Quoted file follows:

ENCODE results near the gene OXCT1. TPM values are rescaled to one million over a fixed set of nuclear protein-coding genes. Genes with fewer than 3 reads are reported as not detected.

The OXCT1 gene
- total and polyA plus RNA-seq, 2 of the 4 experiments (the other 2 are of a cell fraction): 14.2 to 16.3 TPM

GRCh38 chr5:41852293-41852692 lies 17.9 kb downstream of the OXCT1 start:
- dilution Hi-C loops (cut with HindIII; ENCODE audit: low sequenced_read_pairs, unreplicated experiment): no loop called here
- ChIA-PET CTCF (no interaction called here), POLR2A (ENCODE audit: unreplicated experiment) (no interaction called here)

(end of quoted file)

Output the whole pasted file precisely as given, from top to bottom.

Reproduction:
ENCODE results near the gene OXCT1. TPM values are rescaled to one million over a fixed set of nuclear protein-coding genes. Genes with fewer than 3 reads are reported as not detected.

The OXCT1 gene
- total and polyA plus RNA-seq, 2 of the 4 experiments (the other 2 are of a cell fraction): 14.2 to 16.3 TPM

GRCh38 chr5:41852293-41852692 lies 17.9 kb downstream of the OXCT1 start:
- dilution Hi-C loops (cut with HindIII; ENCODE audit: low sequenced_read_pairs, unreplicated experiment): no loop called here
- ChIA-PET CTCF (no interaction called here), POLR2A (ENCODE audit: unreplicated experiment) (no interaction called here)